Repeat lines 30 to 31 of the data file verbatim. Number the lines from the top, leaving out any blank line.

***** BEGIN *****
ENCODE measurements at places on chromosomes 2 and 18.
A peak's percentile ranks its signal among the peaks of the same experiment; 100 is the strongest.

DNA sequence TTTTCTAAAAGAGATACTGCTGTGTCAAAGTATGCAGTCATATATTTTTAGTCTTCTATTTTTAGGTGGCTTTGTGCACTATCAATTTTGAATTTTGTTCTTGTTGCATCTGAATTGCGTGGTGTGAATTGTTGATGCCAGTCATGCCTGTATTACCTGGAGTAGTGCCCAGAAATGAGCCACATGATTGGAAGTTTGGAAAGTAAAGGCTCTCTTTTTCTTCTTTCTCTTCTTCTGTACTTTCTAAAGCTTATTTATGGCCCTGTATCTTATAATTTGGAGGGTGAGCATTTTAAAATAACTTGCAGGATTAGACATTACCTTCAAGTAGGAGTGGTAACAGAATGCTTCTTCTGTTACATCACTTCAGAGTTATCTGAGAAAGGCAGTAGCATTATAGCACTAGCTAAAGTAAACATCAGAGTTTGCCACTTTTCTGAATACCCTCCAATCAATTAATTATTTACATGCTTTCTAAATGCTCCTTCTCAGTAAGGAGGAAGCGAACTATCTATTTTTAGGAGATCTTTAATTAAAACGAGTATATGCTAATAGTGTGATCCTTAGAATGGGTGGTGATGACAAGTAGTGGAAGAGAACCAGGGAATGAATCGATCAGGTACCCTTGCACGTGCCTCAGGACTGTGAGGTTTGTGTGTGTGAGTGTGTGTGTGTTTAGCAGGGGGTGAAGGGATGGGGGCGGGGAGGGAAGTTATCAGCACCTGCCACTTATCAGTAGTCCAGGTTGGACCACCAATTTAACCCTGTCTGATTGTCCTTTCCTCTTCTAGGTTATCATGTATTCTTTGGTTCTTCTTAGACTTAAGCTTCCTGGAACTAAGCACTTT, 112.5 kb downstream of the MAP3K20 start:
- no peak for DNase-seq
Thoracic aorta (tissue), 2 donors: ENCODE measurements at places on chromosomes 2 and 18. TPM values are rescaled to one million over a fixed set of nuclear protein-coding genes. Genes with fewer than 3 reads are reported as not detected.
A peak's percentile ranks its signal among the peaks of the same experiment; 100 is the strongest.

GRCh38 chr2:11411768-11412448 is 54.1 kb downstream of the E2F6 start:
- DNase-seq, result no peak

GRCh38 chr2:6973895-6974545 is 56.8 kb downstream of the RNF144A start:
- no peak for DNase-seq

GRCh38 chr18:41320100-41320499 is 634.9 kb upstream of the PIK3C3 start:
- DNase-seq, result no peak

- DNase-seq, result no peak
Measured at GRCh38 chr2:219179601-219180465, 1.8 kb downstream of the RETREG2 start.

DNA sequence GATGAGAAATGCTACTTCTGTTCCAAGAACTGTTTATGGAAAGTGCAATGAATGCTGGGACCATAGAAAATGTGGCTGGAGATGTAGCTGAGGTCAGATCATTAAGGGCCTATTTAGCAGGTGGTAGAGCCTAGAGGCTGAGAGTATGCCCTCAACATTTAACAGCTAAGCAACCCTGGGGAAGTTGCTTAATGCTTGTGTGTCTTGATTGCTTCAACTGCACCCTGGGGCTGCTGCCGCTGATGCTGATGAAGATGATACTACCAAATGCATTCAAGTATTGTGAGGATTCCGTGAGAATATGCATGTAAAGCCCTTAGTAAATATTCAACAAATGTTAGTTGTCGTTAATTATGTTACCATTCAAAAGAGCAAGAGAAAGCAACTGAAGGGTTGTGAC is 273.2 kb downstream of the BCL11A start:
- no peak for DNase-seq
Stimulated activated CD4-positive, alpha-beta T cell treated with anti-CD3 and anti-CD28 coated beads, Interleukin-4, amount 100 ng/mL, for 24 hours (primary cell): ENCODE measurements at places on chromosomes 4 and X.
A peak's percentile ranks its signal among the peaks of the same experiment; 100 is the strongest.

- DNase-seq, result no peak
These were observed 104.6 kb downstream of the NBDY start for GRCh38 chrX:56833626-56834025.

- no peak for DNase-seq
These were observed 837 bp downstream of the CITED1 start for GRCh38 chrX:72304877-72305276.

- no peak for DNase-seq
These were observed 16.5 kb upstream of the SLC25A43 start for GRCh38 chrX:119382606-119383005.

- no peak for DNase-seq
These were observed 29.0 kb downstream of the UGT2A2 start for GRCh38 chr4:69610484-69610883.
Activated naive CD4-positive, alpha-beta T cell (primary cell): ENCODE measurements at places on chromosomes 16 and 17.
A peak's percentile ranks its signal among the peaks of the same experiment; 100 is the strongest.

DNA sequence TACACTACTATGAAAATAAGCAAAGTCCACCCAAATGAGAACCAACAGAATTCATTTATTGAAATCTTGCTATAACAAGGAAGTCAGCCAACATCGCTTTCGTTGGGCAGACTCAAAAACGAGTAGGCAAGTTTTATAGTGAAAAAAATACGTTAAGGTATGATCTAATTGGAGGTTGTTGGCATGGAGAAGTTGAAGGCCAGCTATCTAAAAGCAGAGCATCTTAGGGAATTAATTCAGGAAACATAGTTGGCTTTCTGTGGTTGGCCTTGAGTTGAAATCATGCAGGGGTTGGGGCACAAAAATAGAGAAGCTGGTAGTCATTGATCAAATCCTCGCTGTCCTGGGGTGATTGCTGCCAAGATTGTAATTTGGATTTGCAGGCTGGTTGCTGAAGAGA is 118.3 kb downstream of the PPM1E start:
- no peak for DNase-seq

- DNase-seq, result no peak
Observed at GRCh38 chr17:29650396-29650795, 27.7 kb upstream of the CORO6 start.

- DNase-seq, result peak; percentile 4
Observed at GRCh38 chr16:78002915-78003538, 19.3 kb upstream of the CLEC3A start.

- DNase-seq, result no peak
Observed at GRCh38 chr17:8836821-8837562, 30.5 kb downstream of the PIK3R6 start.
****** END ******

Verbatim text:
- no peak for DNase-seq

- DNase-seq, result no peak